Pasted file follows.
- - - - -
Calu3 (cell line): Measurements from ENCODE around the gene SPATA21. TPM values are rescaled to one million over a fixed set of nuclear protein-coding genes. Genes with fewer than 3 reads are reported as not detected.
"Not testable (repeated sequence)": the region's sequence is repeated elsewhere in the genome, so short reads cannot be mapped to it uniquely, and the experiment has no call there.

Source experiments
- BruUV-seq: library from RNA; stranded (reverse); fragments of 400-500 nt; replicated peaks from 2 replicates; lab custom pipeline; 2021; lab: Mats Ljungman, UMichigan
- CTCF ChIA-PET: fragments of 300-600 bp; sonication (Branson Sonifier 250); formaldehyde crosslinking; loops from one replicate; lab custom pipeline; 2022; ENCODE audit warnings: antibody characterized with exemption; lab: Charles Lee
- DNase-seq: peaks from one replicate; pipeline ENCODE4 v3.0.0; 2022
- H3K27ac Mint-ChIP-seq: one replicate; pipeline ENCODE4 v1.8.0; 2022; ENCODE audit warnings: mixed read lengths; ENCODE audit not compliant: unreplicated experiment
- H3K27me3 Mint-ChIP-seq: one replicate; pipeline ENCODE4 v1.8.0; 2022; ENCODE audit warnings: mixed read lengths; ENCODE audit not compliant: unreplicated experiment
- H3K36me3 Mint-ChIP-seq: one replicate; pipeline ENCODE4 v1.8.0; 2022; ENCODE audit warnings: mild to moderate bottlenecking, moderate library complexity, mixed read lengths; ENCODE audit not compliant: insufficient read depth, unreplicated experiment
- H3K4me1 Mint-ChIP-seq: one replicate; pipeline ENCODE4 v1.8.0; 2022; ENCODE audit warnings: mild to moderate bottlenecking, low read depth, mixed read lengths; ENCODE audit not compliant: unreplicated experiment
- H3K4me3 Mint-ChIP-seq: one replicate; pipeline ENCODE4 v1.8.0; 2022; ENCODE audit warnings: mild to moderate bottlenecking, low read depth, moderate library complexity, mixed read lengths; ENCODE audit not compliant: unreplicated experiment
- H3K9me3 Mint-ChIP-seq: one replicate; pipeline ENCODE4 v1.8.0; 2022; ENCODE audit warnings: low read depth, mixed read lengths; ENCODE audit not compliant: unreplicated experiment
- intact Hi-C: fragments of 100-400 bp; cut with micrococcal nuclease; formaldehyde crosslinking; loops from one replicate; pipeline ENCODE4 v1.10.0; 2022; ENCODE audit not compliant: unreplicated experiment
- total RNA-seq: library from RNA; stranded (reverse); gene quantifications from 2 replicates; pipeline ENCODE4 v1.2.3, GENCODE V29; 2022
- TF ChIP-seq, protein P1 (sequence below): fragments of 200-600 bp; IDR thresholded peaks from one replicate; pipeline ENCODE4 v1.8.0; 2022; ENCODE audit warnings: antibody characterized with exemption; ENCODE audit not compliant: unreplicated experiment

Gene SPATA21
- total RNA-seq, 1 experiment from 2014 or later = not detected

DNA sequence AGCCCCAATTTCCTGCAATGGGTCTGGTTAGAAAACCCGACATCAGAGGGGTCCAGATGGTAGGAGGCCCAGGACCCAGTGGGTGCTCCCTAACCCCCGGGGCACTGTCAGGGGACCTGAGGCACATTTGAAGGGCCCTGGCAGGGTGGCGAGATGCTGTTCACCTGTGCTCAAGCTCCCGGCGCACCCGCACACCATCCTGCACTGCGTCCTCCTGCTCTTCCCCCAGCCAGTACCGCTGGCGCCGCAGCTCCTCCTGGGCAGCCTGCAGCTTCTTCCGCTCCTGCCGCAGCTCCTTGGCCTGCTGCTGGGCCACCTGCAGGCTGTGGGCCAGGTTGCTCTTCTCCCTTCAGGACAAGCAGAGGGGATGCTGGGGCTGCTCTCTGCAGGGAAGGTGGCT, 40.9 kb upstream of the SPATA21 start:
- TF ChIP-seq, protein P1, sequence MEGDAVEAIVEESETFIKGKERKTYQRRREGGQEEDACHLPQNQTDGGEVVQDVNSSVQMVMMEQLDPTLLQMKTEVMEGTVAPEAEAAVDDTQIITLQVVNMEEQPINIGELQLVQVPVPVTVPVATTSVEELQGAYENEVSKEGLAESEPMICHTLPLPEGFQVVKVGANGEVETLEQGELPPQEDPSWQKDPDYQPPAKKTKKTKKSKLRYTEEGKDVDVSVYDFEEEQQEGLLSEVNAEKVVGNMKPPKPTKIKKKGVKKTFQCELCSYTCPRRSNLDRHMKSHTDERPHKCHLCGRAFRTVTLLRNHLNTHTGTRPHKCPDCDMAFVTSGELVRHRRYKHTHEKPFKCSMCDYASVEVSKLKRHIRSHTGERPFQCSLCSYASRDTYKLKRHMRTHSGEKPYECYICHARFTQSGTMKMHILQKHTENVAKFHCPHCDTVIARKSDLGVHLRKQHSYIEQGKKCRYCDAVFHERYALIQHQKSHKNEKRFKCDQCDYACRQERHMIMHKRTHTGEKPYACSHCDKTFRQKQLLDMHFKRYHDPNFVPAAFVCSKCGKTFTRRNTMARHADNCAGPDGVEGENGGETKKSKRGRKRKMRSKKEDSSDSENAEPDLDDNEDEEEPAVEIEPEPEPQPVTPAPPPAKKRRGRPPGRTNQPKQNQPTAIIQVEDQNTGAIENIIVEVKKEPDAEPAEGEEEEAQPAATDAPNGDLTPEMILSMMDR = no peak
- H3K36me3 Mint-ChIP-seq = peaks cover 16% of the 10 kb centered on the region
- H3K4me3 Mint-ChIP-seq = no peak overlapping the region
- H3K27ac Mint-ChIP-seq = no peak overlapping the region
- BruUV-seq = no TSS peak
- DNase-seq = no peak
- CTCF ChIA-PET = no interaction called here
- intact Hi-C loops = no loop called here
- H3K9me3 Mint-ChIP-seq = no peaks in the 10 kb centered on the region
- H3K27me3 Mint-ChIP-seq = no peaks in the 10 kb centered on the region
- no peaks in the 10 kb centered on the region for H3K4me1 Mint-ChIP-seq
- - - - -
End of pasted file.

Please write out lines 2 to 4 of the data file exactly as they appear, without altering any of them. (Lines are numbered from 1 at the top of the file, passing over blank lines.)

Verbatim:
"Not testable (repeated sequence)": the region's sequence is repeated elsewhere in the genome, so short reads cannot be mapped to it uniquely, and the experiment has no call there.

Source experiments
- BruUV-seq: library from RNA; stranded (reverse); fragments of 400-500 nt; replicated peaks from 2 replicates; lab custom pipeline; 2021; lab: Mats Ljungman, UMichigan